Sep 3, 2015
The 40 Years of Comics Project - Day 191: X-Man #3, May 1995
I hate those days that I leave reading my comic until the last minute. I always feel like I rush through them and don't spend the time each deserves. I've noted before that I've a lukewarm response to Jeph Loeb's writing. It's not bad, it's just....meh. Though, in fairness, his collaborations with Tim Sale well after this series was published are quite excellent. But in this one he seems to be trying to inject into the expository boxes the sort of "theatrical" language that young Nate and his thespian comrades might pass off as pseudo-Shakespearean entertainment as they travel the wastelands. This kind of writing can often be effective, but it just doesn't seem to jibe with the coming of age tale that X-Man is telling. The series would benefit from a first person narration, I think. If we were inside Nate's head as the terrible events of this issue unfold, it would be far more affecting. Instead we're given hyperbolic descriptions of how he feels, or should feel. It's that difference between showing and telling.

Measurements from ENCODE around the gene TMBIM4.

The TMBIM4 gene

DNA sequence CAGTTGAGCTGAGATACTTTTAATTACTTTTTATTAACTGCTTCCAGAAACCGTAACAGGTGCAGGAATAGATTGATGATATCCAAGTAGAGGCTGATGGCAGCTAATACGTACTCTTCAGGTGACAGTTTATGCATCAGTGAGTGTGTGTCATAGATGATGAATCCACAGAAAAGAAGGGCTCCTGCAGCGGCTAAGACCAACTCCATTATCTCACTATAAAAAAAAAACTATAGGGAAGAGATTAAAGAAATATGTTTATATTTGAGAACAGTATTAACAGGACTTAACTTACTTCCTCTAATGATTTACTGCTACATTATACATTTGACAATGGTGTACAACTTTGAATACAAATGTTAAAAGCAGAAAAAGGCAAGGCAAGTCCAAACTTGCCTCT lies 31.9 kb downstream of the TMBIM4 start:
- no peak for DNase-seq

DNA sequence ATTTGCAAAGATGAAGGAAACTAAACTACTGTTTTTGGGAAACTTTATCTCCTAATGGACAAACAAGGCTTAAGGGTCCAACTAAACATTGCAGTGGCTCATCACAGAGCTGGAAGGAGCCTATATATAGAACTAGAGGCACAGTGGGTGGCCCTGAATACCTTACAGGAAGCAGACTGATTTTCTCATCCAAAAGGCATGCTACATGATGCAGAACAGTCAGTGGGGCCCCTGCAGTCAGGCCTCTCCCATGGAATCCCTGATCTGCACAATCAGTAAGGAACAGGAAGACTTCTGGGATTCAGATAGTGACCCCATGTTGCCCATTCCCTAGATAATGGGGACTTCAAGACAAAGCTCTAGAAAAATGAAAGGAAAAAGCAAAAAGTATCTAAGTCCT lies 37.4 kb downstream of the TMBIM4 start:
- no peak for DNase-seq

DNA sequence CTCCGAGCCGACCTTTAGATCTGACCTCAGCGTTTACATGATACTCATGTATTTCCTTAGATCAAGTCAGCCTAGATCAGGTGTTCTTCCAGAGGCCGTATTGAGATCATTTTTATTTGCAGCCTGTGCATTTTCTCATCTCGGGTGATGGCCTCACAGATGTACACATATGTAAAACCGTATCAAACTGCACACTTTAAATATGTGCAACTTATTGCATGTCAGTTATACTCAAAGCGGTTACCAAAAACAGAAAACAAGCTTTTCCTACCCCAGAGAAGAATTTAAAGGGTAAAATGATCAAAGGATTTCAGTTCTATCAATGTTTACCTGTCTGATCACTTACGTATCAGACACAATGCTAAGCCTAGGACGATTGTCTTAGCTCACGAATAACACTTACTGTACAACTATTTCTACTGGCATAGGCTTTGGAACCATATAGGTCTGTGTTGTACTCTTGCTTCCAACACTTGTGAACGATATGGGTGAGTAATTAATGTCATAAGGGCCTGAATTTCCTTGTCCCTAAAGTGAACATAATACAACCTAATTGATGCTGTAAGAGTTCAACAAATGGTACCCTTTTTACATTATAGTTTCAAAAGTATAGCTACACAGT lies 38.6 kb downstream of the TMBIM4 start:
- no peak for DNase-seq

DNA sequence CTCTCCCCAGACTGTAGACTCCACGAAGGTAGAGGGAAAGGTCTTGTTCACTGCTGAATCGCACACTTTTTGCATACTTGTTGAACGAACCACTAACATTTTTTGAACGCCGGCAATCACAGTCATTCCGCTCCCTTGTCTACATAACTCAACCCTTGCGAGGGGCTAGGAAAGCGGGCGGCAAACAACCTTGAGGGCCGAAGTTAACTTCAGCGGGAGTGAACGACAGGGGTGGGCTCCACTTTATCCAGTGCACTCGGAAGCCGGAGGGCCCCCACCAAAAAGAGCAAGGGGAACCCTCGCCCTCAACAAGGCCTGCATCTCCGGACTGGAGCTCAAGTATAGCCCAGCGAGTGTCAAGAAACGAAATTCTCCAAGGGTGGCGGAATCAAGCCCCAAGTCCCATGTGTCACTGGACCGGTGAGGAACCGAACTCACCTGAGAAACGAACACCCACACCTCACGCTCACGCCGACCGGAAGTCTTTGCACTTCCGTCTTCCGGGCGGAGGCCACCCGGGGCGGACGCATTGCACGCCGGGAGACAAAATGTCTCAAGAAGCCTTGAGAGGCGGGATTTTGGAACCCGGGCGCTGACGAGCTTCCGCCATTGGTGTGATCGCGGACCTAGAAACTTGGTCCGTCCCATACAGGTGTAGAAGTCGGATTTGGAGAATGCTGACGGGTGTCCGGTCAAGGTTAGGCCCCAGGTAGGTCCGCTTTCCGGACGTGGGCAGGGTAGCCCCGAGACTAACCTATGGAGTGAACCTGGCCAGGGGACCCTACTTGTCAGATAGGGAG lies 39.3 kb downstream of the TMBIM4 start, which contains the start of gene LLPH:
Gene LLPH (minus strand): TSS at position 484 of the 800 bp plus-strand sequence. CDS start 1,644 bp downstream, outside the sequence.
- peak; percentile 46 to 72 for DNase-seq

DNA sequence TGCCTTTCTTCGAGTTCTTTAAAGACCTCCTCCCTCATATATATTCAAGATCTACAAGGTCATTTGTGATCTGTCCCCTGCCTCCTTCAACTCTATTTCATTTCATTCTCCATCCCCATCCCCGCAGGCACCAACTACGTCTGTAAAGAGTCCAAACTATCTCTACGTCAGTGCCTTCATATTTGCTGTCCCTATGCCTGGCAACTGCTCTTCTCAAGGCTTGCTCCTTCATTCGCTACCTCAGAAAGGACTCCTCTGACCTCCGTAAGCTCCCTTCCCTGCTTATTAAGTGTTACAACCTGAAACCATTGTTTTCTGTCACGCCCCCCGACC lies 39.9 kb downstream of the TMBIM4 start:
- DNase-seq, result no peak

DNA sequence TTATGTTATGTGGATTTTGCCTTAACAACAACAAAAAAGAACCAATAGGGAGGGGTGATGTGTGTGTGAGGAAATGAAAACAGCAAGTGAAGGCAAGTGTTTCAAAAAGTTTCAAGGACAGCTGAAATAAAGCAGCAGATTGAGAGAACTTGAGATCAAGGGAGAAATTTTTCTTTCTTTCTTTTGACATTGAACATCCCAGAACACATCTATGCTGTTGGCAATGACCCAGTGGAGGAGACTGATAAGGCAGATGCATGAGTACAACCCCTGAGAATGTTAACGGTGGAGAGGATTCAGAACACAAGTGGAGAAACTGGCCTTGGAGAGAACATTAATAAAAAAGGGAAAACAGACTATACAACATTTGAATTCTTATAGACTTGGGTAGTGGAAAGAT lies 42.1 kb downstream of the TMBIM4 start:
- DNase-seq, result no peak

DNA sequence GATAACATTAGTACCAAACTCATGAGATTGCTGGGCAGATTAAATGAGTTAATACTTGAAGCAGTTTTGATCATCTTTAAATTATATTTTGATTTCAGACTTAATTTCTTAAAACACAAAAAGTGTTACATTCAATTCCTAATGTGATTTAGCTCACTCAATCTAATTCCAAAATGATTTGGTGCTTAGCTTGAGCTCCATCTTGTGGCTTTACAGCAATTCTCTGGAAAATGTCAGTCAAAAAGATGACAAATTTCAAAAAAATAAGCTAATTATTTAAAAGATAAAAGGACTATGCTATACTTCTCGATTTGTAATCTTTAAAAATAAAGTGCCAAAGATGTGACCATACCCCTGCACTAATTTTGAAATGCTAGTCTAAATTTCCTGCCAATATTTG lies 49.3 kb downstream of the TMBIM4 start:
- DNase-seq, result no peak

Which raises an interesting notion. The pictures in a comic are both showing and telling, in that they are visual images that relay both a static moment in time and a language that communicates a narrative movement. Is it possible for the words to both show and tell? I think, in the case of a first person voice, it is certainly possible. A first person narrator can both tell the reader what is happening, and through word choice and delivery, show reactions and plot points that go unspoken, so to speak. But a third person narration? I'm not so sure. This is probably why caption boxes and internal monologues have become somewhat passe in comics. If all we get is the dialogue, we can glean unspoken interactions from the timing of delivery.
I'm going to think on this more. It's a very interesting question, but it's also very much time for bed. See you tomorrow.